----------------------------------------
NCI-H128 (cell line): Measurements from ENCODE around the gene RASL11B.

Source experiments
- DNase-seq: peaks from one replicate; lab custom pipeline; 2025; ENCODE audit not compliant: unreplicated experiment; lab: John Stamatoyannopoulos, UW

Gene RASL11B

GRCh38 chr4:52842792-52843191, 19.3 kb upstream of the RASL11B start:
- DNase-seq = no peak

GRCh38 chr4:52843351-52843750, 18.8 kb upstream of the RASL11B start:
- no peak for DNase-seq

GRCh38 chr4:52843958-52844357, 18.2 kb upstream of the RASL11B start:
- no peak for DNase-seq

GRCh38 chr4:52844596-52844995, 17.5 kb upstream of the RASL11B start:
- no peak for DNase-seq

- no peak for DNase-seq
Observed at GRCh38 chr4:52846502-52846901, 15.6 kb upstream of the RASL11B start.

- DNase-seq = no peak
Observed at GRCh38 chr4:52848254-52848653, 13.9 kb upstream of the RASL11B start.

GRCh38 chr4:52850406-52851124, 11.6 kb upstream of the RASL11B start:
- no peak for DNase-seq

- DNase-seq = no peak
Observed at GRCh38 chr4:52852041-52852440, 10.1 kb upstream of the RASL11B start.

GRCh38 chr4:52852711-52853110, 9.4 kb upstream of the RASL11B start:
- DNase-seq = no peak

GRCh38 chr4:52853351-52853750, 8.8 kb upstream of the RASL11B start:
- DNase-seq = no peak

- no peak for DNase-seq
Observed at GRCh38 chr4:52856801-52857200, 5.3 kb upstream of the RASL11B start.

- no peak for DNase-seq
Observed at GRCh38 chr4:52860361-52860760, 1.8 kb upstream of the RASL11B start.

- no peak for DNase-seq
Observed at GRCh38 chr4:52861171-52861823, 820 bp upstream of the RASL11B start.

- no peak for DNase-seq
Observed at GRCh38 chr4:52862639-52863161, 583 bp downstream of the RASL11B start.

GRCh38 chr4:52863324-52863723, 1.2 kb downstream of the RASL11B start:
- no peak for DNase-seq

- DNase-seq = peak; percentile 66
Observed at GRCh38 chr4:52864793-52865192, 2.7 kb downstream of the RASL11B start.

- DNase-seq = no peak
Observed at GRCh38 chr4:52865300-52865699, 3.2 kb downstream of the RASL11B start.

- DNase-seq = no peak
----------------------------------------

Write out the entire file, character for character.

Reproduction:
NCI-H128 (cell line): Measurements from ENCODE around the gene RASL11B.

Source experiments
- DNase-seq: peaks from one replicate; lab custom pipeline; 2025; ENCODE audit not compliant: unreplicated experiment; lab: John Stamatoyannopoulos, UW

Gene RASL11B

GRCh38 chr4:52842792-52843191, 19.3 kb upstream of the RASL11B start:
- DNase-seq = no peak

GRCh38 chr4:52843351-52843750, 18.8 kb upstream of the RASL11B start:
- no peak for DNase-seq

GRCh38 chr4:52843958-52844357, 18.2 kb upstream of the RASL11B start:
- no peak for DNase-seq

GRCh38 chr4:52844596-52844995, 17.5 kb upstream of the RASL11B start:
- no peak for DNase-seq

- no peak for DNase-seq
Observed at GRCh38 chr4:52846502-52846901, 15.6 kb upstream of the RASL11B start.

- DNase-seq = no peak
Observed at GRCh38 chr4:52848254-52848653, 13.9 kb upstream of the RASL11B start.

GRCh38 chr4:52850406-52851124, 11.6 kb upstream of the RASL11B start:
- no peak for DNase-seq

- DNase-seq = no peak
Observed at GRCh38 chr4:52852041-52852440, 10.1 kb upstream of the RASL11B start.

GRCh38 chr4:52852711-52853110, 9.4 kb upstream of the RASL11B start:
- DNase-seq = no peak

GRCh38 chr4:52853351-52853750, 8.8 kb upstream of the RASL11B start:
- DNase-seq = no peak

- no peak for DNase-seq
Observed at GRCh38 chr4:52856801-52857200, 5.3 kb upstream of the RASL11B start.

- no peak for DNase-seq
Observed at GRCh38 chr4:52860361-52860760, 1.8 kb upstream of the RASL11B start.

- no peak for DNase-seq
Observed at GRCh38 chr4:52861171-52861823, 820 bp upstream of the RASL11B start.

- no peak for DNase-seq
Observed at GRCh38 chr4:52862639-52863161, 583 bp downstream of the RASL11B start.

GRCh38 chr4:52863324-52863723, 1.2 kb downstream of the RASL11B start:
- no peak for DNase-seq

- DNase-seq = peak; percentile 66
Observed at GRCh38 chr4:52864793-52865192, 2.7 kb downstream of the RASL11B start.

- DNase-seq = no peak
Observed at GRCh38 chr4:52865300-52865699, 3.2 kb downstream of the RASL11B start.

- DNase-seq = no peak